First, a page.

Run multiple independant problems at the same time

I would like to run TFOCS_SCD function with multiple independent problems.
These problems have the same objective function but partially different inequality constraints.
I use TFOCS for Apache Spark, so I would expect it to run faster if I am able to run multiple problems at the same time instead of looping through the different problems.
Is it possible to specify multiple affineF and run the function to solve it for each of them independently? Any help is very appreciated.

val zeroVec = Array.fill(m.length)(0.0)
val rdd = sc.parallelize(zeroVec) DenseVector(_))
val objectiveF = new ProxShiftRPlus(objFunc) 
val affineF =  new LinopMatrixAdjoint(constMatrixRDD, concatConstraintsDense)
val dualProxF =  new ProjRPlus()
val x0 = rdd
val z0 = Vectors.zeros(concatConstraintsDense.size).toDense

val out = TFOCS_SCD.optimize(objectiveF, affineF, dualProxF, 0.000001, x0, z0, 10, 1e-1, 1, 2)

@Stephen_Becker is probably the only one around here who can answer this.

Thank you so much for your answer @Mark_L_Stone.
I hope that @Stephen_Becker will be kind to help on this.

Good question. I think the short answer is No.

The longer answer is probably not: I don’t know the Spark version (or Spark itself), but it would require rewriting the code. Each problem has its own dual variables, and you’d need to apply the adjoint of each linear operator to each set of dual variables, so there’s not a clear savings here. If forming one adjoint took a lot of memory, and you could re-use that memory to create the other linear operator adjoints, then there might be a savings, but that seems like a rare case. If you’re using the linear operators in a typical matrix-free manner (e.g, using sparsity or FFTs) then I don’t see a benefit; only if you’re using them in a load-chunks-of-a-large-matrix manner could there be a benefit.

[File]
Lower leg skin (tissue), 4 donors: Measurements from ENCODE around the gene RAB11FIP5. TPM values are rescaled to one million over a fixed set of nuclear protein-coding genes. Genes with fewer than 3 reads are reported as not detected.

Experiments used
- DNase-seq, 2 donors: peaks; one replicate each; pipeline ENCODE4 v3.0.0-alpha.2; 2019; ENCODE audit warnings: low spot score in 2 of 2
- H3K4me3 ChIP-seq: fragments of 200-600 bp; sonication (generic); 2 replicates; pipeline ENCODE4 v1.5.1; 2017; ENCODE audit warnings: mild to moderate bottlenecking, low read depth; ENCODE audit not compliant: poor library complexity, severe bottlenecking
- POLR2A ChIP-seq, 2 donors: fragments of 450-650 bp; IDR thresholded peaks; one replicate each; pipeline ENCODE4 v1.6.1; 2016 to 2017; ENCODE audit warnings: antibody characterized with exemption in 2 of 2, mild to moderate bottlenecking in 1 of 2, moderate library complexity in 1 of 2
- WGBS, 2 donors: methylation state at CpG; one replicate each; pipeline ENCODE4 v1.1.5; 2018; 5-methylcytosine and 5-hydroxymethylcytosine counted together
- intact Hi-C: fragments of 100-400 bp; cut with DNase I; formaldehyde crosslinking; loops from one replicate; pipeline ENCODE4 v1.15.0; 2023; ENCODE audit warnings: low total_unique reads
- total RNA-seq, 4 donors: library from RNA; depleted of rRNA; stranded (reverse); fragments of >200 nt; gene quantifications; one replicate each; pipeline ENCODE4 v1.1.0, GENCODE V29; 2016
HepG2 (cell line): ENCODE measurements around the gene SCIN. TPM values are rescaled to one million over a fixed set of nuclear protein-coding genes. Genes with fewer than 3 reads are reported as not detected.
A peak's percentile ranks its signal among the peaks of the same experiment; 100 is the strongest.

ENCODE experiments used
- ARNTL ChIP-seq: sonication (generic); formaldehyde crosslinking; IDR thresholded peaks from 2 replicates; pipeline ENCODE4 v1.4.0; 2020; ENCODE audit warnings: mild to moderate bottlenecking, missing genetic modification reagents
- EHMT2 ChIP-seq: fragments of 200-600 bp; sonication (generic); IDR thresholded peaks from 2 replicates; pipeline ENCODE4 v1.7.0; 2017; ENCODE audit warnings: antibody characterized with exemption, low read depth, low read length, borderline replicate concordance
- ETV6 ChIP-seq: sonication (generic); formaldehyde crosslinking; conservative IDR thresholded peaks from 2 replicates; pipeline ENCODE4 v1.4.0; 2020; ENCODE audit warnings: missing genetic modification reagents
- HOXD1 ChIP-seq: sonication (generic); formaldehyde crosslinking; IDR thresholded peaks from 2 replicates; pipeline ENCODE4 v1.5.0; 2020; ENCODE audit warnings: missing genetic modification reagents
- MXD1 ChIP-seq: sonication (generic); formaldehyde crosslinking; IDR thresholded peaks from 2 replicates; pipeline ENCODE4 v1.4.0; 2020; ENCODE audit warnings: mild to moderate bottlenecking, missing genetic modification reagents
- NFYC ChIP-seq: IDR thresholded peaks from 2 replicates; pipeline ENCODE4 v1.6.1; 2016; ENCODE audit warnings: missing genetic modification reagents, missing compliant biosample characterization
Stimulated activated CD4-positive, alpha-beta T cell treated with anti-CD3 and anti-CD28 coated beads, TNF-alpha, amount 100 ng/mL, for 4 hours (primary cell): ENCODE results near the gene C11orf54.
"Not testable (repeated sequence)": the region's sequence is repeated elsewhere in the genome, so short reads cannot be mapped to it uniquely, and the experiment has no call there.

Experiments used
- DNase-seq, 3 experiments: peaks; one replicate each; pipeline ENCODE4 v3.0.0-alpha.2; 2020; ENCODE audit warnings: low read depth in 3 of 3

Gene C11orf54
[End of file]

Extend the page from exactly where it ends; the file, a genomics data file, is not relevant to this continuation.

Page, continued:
So it may be possible, but not much benefit, and it’s require someone with intimate knowledge of your use-case, and Spark, and TFOCS. Hence I think it’s better to burn computer time than human-programming time in this particular case.